Friday, November 25, 2016
|The sacred coffee station at my parents' house|
Nothing gets more attention from my mother during her bedtime ritual than making sure that I have prepared the coffee pot for the next morning and set out the cups. She starts worrying about it in the early afternoon and flips up the lid to the basket where the coffee grounds go in as a warning flag to draw my attention to my serious duty. It works exceedingly well. I see the upright lid as a giant exclamation mark and immediately feel the weight of my responsibility to ensure that her next morning will begin properly. It's kind of like being in charge of making sure the sun comes up. Nothing predicts a gloomy day and a grumpy grandma more than a sub par coffee ritual.
Recently, a new twist has been added to the defining morning event. Mom must have cream. She has drunk her coffee black for at least the past forty years. But this past June she was hospitalized three different times for a gastrointestinal bleed so serious that each time she had to have blood transfusions. She has a rare blood type plus lots of antibodies that have to be matched, and so in each case it took a long time to get the blood from the blood bank. It was rather a harrowing experience watching her hemoglobin count fall steadily while the clock ticked off the minutes and hours with no sign of the replacement. Oh, and her veins kept collapsing. There were several times I truly thought she would die. The doctors never did discover where the bleeding was coming from, but the end result of all this was that we started adding cream to her coffee in the off chance that all the acid she was getting in her morning three cups played a contributing factor in the bleeds.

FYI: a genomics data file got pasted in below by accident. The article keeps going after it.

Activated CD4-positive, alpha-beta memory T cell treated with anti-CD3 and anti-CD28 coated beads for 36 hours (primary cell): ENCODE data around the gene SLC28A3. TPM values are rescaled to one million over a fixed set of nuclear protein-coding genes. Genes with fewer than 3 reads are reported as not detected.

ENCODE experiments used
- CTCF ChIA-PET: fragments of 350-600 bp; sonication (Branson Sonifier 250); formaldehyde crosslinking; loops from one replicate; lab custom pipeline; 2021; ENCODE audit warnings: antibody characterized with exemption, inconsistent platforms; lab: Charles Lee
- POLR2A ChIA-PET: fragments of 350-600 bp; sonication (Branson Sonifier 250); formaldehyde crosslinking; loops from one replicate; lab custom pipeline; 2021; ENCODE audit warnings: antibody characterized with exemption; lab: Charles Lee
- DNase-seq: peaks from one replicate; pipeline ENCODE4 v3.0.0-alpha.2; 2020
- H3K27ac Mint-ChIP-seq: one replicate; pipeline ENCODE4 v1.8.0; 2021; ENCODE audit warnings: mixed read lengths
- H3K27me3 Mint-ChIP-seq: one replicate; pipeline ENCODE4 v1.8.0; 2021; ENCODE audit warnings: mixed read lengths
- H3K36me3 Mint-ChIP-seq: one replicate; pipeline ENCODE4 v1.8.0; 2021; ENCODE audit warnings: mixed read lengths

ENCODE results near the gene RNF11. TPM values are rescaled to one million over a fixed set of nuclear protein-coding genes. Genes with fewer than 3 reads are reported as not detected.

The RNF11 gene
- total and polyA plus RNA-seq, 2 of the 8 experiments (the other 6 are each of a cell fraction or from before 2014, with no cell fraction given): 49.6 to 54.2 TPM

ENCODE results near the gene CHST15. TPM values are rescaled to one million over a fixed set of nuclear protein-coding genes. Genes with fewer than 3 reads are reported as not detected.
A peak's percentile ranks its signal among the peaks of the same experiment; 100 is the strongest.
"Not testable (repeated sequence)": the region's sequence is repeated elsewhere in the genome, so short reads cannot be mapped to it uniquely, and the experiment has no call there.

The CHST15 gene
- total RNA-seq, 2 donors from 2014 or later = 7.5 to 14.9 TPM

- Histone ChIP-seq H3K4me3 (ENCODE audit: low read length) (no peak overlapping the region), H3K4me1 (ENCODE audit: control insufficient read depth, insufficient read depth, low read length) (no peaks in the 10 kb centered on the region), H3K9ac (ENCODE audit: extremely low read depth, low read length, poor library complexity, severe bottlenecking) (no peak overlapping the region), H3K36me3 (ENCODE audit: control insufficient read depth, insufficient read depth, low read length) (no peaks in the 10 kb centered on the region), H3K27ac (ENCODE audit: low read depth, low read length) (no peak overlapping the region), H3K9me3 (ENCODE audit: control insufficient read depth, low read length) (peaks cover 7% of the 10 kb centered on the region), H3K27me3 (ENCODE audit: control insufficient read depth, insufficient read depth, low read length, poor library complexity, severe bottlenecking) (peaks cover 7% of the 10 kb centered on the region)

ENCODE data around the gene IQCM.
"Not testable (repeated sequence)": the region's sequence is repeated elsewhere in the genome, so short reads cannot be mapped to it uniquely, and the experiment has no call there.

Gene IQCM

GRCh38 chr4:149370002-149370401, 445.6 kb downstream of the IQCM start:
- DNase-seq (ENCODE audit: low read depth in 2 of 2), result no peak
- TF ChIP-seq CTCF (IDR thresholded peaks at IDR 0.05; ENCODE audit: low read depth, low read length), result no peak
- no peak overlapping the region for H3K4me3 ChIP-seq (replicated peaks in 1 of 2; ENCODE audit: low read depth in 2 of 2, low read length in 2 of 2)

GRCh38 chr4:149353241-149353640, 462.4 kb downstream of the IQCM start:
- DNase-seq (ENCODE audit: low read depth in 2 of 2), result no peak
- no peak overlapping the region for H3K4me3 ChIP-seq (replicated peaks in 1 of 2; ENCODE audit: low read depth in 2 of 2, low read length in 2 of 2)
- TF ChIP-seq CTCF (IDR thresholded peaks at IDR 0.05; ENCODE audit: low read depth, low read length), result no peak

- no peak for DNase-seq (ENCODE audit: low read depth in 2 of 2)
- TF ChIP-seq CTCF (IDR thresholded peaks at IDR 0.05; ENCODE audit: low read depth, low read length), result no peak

She discovered that she likes cream in her coffee. She likes it a lot. Like to the moon and back. Now, after forty years of imbibing black coffee, SHE MUST HAVE CREAM. And since she is in a wheelchair, the cream must be easily accessible to her in the refrigerator. Since she has made it clear how important cream is to the satisfactoriness of the morning ritual, Emma and I have striven to make sure we keep it on hand and in the right place in the refrigerator.
Except sometimes we fail.
I hurried in one morning to cook breakfast for Mom and Dad and was greeted by Mom with the complaint, "This cream doesn't taste right." Immediately I remembered that I had forgotten to buy cream and that there was none left. I looked at the coffee station where she sets the cream each morning. There stood my dad's $50 bottle of liposomal glutathione, which we keep in the door of the refrigerator.
"No way," I thought.
Then, a doubt crept in. Have I mentioned that she has bad eyesight? I picked up the bottle and showed it to Mom.
"Is this what you used in your coffee?"
"Yes. And it doesn't taste right," she repeated.
"That's because it isn't cream. It's Dad's glutathione," I explained, shaking the bottle to see how much was left. "And I think you just drank about $25 worth."
"Hmph," she answered. "Well, I couldn't find my regular cream, so I figured that had to be it."
Immediately I thought of Starbucks and what a lucrative option they could offer to the health conscious: Glutathione Pumpkin Lattes for $35. Or maybe they could just sell the glutathione by the shot.
At any rate, I realized that my mom could not conceive that we could let the cream supply fail, and so she looked until she "found" it.
It could have been much worse. Thank goodness we don't keep Milk of Magnesia in the refrigerator.
Thursday, November 24, 2016
I stood there mesmerized while the little girl plunked away at the tired keys. She obviously had never had a piano lesson, but that did not dampen her enjoyment at all. It probably heightened it.
I was struck with the idea--so simple--that We Can Do Little Things That Make a Big Difference.
There is the possibility that the opportunity to play this piano will lead to an interest in studying music. This would undeniably be a great return on the investment of making the piano available to festival goers. But even if no one was inspired to learn music, what a fabulous expression of goodwill! I believe that such acts create good returns, even if they appear to be invisible.